Who is the Colorado Criminal Justice Reform Coalition?

Our mission is to reverse the trend of mass incarceration in Colorado. We are a coalition of nearly 7,000 individual members and over 100 faith and community organizations who have united to stop perpetual prison expansion in Colorado through policy and sentence reform.

Our chief areas of interest include drug policy reform, women in prison, racial injustice, the impact of incarceration on children and families, the problems associated with re-entry and stopping the practice of using private prisons in our state.

If you would like to be involved please go to our website and become a member.

Thursday, May 17, 2007

USSC Crack Report to Congress

FAMM urges Congress to heed message from Sentencing Commission
New report finds crack disparity unjustifiable,
up to Congress to fix the problem

WASHINGTON, D.C.: Federal crack cocaine penalties overstate the harmfulness of the drug, apply mostly to low-level offenders, and hit minorities hardest, concludes the U.S. Sentencing Commission in a new report to Congress, "Cocaine and Federal Sentencing Policy," released today, May 15. Based on these findings, the Commission maintains its consistently held position that current crack cocaine penalties significantly undermine the congressional objectives of the Sentencing Reform Act, including fairness, uniformity and proportionality. The solution? Congress should act, says the report.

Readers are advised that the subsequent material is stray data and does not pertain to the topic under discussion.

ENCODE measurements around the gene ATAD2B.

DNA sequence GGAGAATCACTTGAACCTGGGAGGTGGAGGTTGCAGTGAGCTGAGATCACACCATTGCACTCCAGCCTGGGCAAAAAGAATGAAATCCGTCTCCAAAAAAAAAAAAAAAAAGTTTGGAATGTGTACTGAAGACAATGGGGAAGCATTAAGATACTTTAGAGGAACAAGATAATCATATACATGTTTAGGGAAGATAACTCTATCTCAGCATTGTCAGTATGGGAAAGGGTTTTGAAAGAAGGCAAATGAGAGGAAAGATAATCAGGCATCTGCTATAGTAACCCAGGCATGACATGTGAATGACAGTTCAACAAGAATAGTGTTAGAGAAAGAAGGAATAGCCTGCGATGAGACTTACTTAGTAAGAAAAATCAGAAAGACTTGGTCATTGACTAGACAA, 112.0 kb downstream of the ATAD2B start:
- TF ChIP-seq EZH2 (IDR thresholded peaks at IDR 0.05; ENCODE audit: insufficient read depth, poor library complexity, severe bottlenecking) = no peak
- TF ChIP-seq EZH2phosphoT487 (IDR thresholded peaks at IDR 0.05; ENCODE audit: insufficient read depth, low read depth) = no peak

The following may be attributed to Mary Price, vice president and general counsel of Families Against Mandatory Minimums (FAMM), a national, nonpartisan sentencing reform organization.
"The prisoners, children and families torn apart by these unjustifiably harsh penalties are watching closely and will welcome crack sentencing reforms that restore some justice to crack penalties. Only Congress can change our harsh mandatory minimum crack laws. Lawmakers should not squander the important opportunity presented by the most recent set of findings and recommendations by the Sentencing Commission. The time is ripe for reform, especially given the bipartisan support for crack sentencing reform that has emerged in recent years." In its report, the Commission again unanimously and strongly urged Congress to act promptly on the following recommendations:

(1) Increase the five-year and ten-year mandatory minimum threshold quantities for crack cocaine offenses to focus the penalties more closely on serious and major traffickers,

(2) Repeal the mandatory minimum sentence for simple possession of crack cocaine and

(3) Reject addressing the 100-to-1 disparity by decreasing the five-year and ten-year mandatory minimum threshold quantities for powder cocaine offenses, citing no evidence to justify such an increase in quantity-based penalties for powder cocaine offenses.

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